Initially I wanted to discuss some of the limitations with measuring mobile ad performance, but while digging into the subject, I uncovered some very interesting info. Before today, I was under the impression that we could only track clicks and that was the furthest engagement we could track. However, I’ve discovered that we can actually track much beyond that. With traditional display, we have the ability to track post click and post impression activity, which provides us insight about brand awareness and brand engagement. I came across a company called InMobi and they have a solution called “InMobi Ad Tracker” which is a conversion tracking platform that helps you track the post-click conversions of your mobile web and app campaigns across all your advertising channels.
This enables marketers/advertisers to track: downloads, leads, registrations, purchases, and so on. You can even track multiple conversion events for the same campaign, and across ad networks. Below is a visual on how it works in both mobile and apps:
Based on “The State of Mobile Benchmark” (Adobe Digital Index) report released by Adobe, below are some key highlights:
- Globally, websites are getting more traffic from tablets than smartphones.
- Internet users view 70% more pages per visit when browsing on a tablet vs. a smartphone.
While tablet and smartphone consumers are both mobile users, they behave very differently. Tablet users actually behave more like PC users in the way they browse and engage.
- Smartphone traffic is similar between the U.S. and the U.K., but tablet traffic is much higher in the U.K.
- U.K. Internet surfers are more likely to browse through both a tablet and smartphone than their German and French counterparts.
- In Japan and China, smartphones remain the browsing device of choice.
Consumers use their various mobile devices differently. Marketers need to optimize their site for both the smartphone and tablet experiences.
- Retail websites get the most tablet traffic followed by auto and travel & hospitality sites.
- Conversely, consumers prefer their smartphone when visiting both telecom and media & entertainment sites.
As tablets get smaller and smartphones get bigger marketers will need to rely less on screen size and more on other cues like connection type (Wi-Fi vs. cellular) and referral source to determine the best web experience to offer.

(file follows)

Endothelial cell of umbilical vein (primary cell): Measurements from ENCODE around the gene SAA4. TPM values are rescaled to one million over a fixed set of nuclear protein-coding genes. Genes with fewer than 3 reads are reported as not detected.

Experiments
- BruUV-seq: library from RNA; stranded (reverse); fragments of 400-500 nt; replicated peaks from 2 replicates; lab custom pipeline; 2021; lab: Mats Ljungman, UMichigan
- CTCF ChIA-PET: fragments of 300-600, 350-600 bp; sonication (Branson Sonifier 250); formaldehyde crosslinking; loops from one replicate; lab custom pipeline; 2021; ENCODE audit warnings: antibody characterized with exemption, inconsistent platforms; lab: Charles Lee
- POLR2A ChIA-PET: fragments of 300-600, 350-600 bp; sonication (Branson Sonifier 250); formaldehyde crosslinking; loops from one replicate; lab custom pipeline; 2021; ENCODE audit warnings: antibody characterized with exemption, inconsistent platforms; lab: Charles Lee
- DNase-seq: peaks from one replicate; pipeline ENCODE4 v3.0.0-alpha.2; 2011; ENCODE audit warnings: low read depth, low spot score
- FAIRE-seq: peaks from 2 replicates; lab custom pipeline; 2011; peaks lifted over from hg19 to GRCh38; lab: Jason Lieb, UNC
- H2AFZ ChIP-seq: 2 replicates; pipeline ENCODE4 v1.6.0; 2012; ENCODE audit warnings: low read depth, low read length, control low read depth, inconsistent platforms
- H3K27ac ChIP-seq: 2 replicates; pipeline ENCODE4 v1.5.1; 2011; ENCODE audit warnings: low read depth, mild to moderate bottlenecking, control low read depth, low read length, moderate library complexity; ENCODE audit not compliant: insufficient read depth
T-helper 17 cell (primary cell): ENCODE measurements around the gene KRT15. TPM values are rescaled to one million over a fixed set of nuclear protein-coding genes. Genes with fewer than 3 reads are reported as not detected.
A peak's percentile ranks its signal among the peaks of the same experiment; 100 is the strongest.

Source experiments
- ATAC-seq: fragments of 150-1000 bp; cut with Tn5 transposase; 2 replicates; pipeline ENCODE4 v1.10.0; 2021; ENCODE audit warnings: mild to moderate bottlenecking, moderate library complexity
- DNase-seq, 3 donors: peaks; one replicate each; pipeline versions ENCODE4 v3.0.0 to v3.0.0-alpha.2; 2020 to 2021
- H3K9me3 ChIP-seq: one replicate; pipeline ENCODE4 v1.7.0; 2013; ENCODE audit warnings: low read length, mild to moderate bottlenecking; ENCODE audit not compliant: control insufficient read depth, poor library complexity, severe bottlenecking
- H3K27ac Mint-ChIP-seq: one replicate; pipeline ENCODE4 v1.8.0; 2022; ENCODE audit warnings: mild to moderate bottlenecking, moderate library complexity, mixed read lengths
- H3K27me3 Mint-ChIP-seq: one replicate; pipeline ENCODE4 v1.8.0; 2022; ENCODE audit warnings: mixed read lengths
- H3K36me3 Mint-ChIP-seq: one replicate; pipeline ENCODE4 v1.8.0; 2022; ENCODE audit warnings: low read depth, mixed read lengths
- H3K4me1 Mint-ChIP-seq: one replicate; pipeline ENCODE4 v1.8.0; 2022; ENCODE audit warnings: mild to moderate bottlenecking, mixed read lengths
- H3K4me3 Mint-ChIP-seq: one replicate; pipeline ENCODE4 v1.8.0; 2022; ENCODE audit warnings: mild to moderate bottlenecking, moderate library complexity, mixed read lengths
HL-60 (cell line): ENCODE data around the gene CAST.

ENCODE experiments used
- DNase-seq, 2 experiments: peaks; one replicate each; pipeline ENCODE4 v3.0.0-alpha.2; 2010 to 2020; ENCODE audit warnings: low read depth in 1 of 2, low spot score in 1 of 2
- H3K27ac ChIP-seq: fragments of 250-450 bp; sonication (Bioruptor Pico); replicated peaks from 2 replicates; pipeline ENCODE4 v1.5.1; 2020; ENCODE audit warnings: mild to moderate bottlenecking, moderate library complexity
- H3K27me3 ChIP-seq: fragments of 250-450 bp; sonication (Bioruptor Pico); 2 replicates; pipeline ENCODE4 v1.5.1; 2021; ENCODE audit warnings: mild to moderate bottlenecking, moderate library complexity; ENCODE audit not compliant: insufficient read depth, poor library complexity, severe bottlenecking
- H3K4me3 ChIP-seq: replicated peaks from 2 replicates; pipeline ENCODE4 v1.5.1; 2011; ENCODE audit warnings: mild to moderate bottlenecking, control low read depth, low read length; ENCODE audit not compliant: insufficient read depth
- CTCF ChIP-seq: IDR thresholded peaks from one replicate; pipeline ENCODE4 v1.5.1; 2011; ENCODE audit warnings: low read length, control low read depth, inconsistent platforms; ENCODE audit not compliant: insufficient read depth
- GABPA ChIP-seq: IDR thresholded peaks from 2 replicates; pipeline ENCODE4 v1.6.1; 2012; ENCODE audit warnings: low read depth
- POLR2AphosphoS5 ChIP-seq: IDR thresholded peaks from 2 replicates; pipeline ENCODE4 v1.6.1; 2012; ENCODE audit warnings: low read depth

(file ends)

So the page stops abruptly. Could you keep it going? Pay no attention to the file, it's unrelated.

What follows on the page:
- AndroidTM and iOS account for nearly 90% of smartphone browsing in all six of the countries we observed.
- RIM and Symbian® maintain their strongest footholds in the U.K. and China.
- Android share is largest in Japan.
- iOS is the leading operating system in the U.S., U.K., and France.
As the market consolidates around iOS and Android, focus the mobile experience on these two major players.
Today, iOS accounts for 49% of smartphone browsing in the U.S.
android accounts for 45% of smartphone browsing.
Over the last 12 months, RIM slid from a 5% to a 1% share of visits in the U.S., and Windows® maintained its 1% share.
- iOS dominates tablet browsing with over 77% of the share in the six countries measured, and continues to increase its share of tablet visits.
- In the U.S., iOS grew by nearly 10% year-over-year with the release of the iPad 3 in March 2012, and iPad 4 and Mini in November 2012.
- From August 2012 to February 2013, there was a 200% average growth in readers of digital publishing apps.
- Seventy-five percent of reading sessions occur on tablets, and 23% on smartphones. When compared to smartphone readers, tablet readers:
o Open their app twice as often per month
o Read three times as many pages each time they read
- Video starts on smartphones tripled year over year from 2011 to 2012.
- Tablet video consumption slightly outpaced smartphones in video starts.
The growing mobile audience provides incremental engagement and revenue opportunities for advertising. Tablet viewers, in particular, are early adopters who typically spend more money, book more trips, and consume more media content.
- One third of all likes on Facebook now occur via a mobile device.
- After a slight dip at the end of 2012, the mobile share of Facebook “likes” jumped 56% between December 2012 and January 2013.
Mobile and social go hand in hand. Use mobile specific offers on social media channels to reinforce this natural affinity.
- Conversion rates on tablets are three times greater than on smartphones.
- Tablet conversion rates still don’t match those of PCs.
Differences in conversion rates point to the use cases shoppers have in mind when they choose to use a tablet or a smartphone. Retailers should not treat all mobile visits the same. Conversion Rate: Orders divided by visits.
Pretty exciting stuff I say! There is still much to be learned about mobile tracking and what best practices should be considered when doing a mobile campaign. In light of this new info, I guess the question I pose is, why are not more companies doing mobile advertising? Only the future will tell.
Just Media, Inc.